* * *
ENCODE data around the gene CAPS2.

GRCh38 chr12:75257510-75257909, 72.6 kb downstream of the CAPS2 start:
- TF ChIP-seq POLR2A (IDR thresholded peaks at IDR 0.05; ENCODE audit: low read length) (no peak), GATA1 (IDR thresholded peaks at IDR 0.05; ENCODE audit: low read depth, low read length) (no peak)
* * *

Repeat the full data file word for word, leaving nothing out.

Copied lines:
ENCODE data around the gene CAPS2.

GRCh38 chr12:75257510-75257909, 72.6 kb downstream of the CAPS2 start:
- TF ChIP-seq POLR2A (IDR thresholded peaks at IDR 0.05; ENCODE audit: low read length) (no peak), GATA1 (IDR thresholded peaks at IDR 0.05; ENCODE audit: low read depth, low read length) (no peak)